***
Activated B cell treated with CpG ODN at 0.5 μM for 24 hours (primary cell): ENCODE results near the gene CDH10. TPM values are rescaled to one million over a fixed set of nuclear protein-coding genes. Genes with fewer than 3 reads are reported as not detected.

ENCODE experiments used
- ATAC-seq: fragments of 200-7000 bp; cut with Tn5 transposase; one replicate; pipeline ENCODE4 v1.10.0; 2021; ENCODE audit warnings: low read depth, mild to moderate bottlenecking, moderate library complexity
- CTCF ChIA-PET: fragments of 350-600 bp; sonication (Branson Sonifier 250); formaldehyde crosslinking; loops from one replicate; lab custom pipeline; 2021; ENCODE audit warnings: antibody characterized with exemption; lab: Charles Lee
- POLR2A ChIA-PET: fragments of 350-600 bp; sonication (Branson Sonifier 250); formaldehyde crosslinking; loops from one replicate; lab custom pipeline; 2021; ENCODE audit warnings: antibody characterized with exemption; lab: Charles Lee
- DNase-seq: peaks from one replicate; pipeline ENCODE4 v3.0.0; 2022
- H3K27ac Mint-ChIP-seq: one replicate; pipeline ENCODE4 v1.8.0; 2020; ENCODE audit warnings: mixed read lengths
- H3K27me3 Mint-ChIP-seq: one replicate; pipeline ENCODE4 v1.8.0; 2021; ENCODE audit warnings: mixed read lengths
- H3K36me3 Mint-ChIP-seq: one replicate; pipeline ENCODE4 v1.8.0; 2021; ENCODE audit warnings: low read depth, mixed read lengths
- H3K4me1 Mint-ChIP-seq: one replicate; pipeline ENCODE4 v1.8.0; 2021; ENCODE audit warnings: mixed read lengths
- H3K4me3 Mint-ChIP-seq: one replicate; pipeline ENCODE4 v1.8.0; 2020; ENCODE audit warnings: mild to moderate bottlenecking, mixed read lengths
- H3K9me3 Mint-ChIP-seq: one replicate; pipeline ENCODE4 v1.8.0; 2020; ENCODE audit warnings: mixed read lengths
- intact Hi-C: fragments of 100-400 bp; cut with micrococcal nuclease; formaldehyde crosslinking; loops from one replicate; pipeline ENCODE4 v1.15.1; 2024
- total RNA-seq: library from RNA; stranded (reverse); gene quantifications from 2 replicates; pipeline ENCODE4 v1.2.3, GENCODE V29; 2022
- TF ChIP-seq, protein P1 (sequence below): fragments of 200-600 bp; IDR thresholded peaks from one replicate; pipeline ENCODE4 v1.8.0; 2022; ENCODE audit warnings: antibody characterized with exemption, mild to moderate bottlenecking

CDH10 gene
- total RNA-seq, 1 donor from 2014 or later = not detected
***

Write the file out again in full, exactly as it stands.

Activated B cell treated with CpG ODN at 0.5 μM for 24 hours (primary cell): ENCODE results near the gene CDH10. TPM values are rescaled to one million over a fixed set of nuclear protein-coding genes. Genes with fewer than 3 reads are reported as not detected.

ENCODE experiments used
- ATAC-seq: fragments of 200-7000 bp; cut with Tn5 transposase; one replicate; pipeline ENCODE4 v1.10.0; 2021; ENCODE audit warnings: low read depth, mild to moderate bottlenecking, moderate library complexity
- CTCF ChIA-PET: fragments of 350-600 bp; sonication (Branson Sonifier 250); formaldehyde crosslinking; loops from one replicate; lab custom pipeline; 2021; ENCODE audit warnings: antibody characterized with exemption; lab: Charles Lee
- POLR2A ChIA-PET: fragments of 350-600 bp; sonication (Branson Sonifier 250); formaldehyde crosslinking; loops from one replicate; lab custom pipeline; 2021; ENCODE audit warnings: antibody characterized with exemption; lab: Charles Lee
- DNase-seq: peaks from one replicate; pipeline ENCODE4 v3.0.0; 2022
- H3K27ac Mint-ChIP-seq: one replicate; pipeline ENCODE4 v1.8.0; 2020; ENCODE audit warnings: mixed read lengths
- H3K27me3 Mint-ChIP-seq: one replicate; pipeline ENCODE4 v1.8.0; 2021; ENCODE audit warnings: mixed read lengths
- H3K36me3 Mint-ChIP-seq: one replicate; pipeline ENCODE4 v1.8.0; 2021; ENCODE audit warnings: low read depth, mixed read lengths
- H3K4me1 Mint-ChIP-seq: one replicate; pipeline ENCODE4 v1.8.0; 2021; ENCODE audit warnings: mixed read lengths
- H3K4me3 Mint-ChIP-seq: one replicate; pipeline ENCODE4 v1.8.0; 2020; ENCODE audit warnings: mild to moderate bottlenecking, mixed read lengths
- H3K9me3 Mint-ChIP-seq: one replicate; pipeline ENCODE4 v1.8.0; 2020; ENCODE audit warnings: mixed read lengths
- intact Hi-C: fragments of 100-400 bp; cut with micrococcal nuclease; formaldehyde crosslinking; loops from one replicate; pipeline ENCODE4 v1.15.1; 2024
- total RNA-seq: library from RNA; stranded (reverse); gene quantifications from 2 replicates; pipeline ENCODE4 v1.2.3, GENCODE V29; 2022
- TF ChIP-seq, protein P1 (sequence below): fragments of 200-600 bp; IDR thresholded peaks from one replicate; pipeline ENCODE4 v1.8.0; 2022; ENCODE audit warnings: antibody characterized with exemption, mild to moderate bottlenecking

CDH10 gene
- total RNA-seq, 1 donor from 2014 or later = not detected